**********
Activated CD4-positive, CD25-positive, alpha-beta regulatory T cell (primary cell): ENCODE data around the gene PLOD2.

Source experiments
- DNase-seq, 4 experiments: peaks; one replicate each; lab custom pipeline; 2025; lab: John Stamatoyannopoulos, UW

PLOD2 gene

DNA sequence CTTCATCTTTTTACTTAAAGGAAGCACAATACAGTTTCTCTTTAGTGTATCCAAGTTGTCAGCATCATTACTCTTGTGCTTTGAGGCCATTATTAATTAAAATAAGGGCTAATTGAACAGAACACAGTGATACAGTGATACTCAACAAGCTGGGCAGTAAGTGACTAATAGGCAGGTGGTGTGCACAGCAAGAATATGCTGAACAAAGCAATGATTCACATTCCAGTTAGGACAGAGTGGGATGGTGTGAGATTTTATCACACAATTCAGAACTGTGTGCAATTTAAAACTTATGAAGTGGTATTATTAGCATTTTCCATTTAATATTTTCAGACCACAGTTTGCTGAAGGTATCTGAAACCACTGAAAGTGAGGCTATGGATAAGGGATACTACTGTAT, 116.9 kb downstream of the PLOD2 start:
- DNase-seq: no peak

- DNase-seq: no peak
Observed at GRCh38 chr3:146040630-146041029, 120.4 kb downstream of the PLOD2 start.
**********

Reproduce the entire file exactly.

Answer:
Activated CD4-positive, CD25-positive, alpha-beta regulatory T cell (primary cell): ENCODE data around the gene PLOD2.

Source experiments
- DNase-seq, 4 experiments: peaks; one replicate each; lab custom pipeline; 2025; lab: John Stamatoyannopoulos, UW

PLOD2 gene

DNA sequence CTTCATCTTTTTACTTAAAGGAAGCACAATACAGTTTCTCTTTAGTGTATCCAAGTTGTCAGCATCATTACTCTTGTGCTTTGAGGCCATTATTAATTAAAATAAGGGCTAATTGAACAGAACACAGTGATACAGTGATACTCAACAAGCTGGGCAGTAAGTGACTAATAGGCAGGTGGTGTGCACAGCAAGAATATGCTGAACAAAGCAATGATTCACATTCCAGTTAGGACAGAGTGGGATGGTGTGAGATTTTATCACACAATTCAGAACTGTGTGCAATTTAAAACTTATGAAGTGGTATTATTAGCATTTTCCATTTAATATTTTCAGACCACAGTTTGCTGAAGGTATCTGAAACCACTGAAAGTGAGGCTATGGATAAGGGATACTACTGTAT, 116.9 kb downstream of the PLOD2 start:
- DNase-seq: no peak

- DNase-seq: no peak
Observed at GRCh38 chr3:146040630-146041029, 120.4 kb downstream of the PLOD2 start.